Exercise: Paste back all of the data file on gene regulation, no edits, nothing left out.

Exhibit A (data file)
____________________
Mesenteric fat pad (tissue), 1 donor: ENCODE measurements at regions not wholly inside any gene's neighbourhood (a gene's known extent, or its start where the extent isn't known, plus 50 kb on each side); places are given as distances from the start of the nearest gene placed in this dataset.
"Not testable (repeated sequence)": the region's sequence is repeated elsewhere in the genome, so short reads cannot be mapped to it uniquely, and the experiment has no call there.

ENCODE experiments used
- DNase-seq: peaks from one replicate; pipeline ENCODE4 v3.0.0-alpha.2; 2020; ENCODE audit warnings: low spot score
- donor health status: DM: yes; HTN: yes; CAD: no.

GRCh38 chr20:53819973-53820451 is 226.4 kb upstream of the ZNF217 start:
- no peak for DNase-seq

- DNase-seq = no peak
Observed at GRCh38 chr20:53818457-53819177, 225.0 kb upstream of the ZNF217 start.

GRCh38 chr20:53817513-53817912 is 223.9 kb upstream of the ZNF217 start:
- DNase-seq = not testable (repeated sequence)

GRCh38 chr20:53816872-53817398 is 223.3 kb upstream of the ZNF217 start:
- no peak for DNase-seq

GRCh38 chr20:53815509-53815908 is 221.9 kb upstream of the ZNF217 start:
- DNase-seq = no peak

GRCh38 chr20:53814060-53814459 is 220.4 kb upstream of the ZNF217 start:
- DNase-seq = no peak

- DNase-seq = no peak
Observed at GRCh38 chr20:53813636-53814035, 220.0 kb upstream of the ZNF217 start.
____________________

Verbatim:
Mesenteric fat pad (tissue), 1 donor: ENCODE measurements at regions not wholly inside any gene's neighbourhood (a gene's known extent, or its start where the extent isn't known, plus 50 kb on each side); places are given as distances from the start of the nearest gene placed in this dataset.
"Not testable (repeated sequence)": the region's sequence is repeated elsewhere in the genome, so short reads cannot be mapped to it uniquely, and the experiment has no call there.

ENCODE experiments used
- DNase-seq: peaks from one replicate; pipeline ENCODE4 v3.0.0-alpha.2; 2020; ENCODE audit warnings: low spot score
- donor health status: DM: yes; HTN: yes; CAD: no.

GRCh38 chr20:53819973-53820451 is 226.4 kb upstream of the ZNF217 start:
- no peak for DNase-seq

- DNase-seq = no peak
Observed at GRCh38 chr20:53818457-53819177, 225.0 kb upstream of the ZNF217 start.

GRCh38 chr20:53817513-53817912 is 223.9 kb upstream of the ZNF217 start:
- DNase-seq = not testable (repeated sequence)

GRCh38 chr20:53816872-53817398 is 223.3 kb upstream of the ZNF217 start:
- no peak for DNase-seq

GRCh38 chr20:53815509-53815908 is 221.9 kb upstream of the ZNF217 start:
- DNase-seq = no peak

GRCh38 chr20:53814060-53814459 is 220.4 kb upstream of the ZNF217 start:
- DNase-seq = no peak

- DNase-seq = no peak
Observed at GRCh38 chr20:53813636-53814035, 220.0 kb upstream of the ZNF217 start.